2019 Mass. App. Div. 46

July 20, 2018 - March 27, 2019

Appellate Division Western District

Court Below: District Court, Gardner Division

Present: Hadley, P.J., Poehler & D'Angelo, JJ.

No brief filed for the petitioner.

Vincent P. Pusateri, II and Christine M. Tree for the respondent.

POEHLER, J. D.R. appeals his involuntary civil commitment pursuant to G.L. c. 123, § 35, alleging procedural, evidentiary, due process, and sufficiency of the evidence issues. [Note 1] For the reasons set forth below, we reverse the decision of the trial court.

On August 31, 2017, D.R.'s wife (the "petitioner") filed a petition to commit him pursuant to G.L. c. 123, § 35, alleging an alcohol use disorder. A hearing was held that same day. [Note 2] After hearing, the judge found that the criteria for commitment had been met by clear and convincing evidence and committed D.R. to the Massachusetts Alcohol and Substance Abuse Center at the Plymouth County house of correction for a period of ninety days.

On appeal, D.R. contends that there was insufficient evidence for the judge to find that D.R. suffered from an alcohol use disorder and that such disorder resulted in a likelihood of serious harm.

In reviewing a commitment under G.L. c. 123, § 35, we give deference to the judge's findings of fact and accept them unless clearly erroneous. Matter of A.M., 94 Mass. App. Ct. 399, 401 (2018). "However, we generally scrutinize without deference the propriety of the legal criteria employed by the trial judge and the manner in which those criteria were applied to the facts" (internal quotations and citations omitted). Id.

Commitment under G.L. c. 123, § 35 requires that the judge find by clear and convincing evidence that the respondent "is an individual with an alcohol or substance use disorder and there is a likelihood of serious harm as a result of the person's alcohol or substance use disorder." G.L. c. 123, § 35. See Matter of A.M., supra at 400. "Clear and convincing evidence is evidence that is 'strong, positive and free from doubt.'" Adoption of Lisette, 93 Mass. App. Ct. 284, 293 n.14 (2018), quoting Stone v.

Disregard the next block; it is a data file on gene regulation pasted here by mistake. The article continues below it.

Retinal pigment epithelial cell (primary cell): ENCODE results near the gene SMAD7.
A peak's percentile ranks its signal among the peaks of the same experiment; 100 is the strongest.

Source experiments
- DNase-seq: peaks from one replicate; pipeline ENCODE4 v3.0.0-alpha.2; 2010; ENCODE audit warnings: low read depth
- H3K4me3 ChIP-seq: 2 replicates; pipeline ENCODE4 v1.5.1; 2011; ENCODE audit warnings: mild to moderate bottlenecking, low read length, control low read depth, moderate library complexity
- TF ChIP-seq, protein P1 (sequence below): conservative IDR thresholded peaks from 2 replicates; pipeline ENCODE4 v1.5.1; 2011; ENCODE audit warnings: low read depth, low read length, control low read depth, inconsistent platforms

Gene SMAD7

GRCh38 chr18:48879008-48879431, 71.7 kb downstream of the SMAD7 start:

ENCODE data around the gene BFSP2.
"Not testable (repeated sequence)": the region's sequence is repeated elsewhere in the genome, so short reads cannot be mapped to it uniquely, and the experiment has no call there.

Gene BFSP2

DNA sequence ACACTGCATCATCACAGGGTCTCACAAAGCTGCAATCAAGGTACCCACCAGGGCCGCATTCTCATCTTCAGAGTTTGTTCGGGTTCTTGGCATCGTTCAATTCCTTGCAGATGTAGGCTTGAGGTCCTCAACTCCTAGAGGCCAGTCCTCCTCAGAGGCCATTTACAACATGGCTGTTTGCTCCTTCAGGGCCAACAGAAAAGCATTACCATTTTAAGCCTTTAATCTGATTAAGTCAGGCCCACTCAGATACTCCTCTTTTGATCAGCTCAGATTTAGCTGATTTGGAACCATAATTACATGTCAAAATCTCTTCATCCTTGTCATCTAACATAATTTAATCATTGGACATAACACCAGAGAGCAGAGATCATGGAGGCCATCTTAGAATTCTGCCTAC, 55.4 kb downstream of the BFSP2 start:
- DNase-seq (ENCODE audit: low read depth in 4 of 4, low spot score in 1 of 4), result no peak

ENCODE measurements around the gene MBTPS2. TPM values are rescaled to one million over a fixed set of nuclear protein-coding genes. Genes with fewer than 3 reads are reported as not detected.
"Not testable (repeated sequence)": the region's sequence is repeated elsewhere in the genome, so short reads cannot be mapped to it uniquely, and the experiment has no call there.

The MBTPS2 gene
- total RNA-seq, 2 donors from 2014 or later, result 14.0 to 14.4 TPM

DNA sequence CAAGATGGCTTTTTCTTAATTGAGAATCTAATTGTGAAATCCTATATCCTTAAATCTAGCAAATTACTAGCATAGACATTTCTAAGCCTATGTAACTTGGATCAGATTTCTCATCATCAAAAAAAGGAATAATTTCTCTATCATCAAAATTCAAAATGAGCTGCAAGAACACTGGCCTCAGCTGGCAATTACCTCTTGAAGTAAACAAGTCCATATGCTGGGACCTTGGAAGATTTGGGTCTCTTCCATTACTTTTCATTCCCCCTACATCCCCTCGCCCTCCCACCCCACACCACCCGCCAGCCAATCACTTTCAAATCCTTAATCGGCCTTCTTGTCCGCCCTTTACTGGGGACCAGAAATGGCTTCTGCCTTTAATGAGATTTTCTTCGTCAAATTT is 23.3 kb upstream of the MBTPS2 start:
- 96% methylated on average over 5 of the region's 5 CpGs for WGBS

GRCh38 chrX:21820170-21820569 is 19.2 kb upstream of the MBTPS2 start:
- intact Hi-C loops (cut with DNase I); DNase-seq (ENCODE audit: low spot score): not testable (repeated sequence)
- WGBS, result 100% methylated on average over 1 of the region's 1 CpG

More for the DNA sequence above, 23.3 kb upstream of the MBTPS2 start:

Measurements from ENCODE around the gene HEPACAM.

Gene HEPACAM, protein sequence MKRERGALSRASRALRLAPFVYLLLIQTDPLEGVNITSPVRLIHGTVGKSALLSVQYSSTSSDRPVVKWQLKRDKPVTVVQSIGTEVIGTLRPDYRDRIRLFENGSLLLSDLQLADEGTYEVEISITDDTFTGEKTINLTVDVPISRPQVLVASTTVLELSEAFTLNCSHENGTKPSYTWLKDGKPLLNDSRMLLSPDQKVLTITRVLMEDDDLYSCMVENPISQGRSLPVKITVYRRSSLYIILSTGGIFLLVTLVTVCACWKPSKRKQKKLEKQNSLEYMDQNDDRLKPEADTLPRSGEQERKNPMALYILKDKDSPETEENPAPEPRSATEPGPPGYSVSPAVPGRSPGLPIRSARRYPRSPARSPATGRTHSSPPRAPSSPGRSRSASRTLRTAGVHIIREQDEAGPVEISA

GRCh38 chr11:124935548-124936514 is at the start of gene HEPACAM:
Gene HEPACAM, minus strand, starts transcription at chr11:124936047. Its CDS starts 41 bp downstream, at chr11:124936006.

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Essex County Newspapers, Inc., 367 Mass. 849, 871 (1975). "Alcohol use disorder" is defined under § 35 as "the chronic or habitual consumption of alcoholic beverages by a person to the extent that (1) such use substantially injures the person's health or substantially interferes with the person's social or economic functioning, or (2) the person has lost the power of self-control over the use of such beverages."

The evidence that the judge could have believed regarding alcohol use was that D.R. drank alcohol daily, usually ten to twelve beers a day; that he had recently passed out and the petitioner could not wake him; that at times, he was intoxicated to the point where he would wander around the house looking for the bathroom and eventually would relieve himself outside; that he drank alcohol while driving; that he drank alcohol as a passenger in the car when the petitioner drove; that on a recent vacation, he drank three cases of beer within two days; and that during that same vacation, he closed a car trunk (perhaps unintentionally) on the petitioner's head when he was getting anxious to get to a package store to buy more beer. Based on these facts, we conclude that there was enough evidence for the judge to find that the respondent habitually used alcohol and that he had lost the power of self-control over the use of alcohol.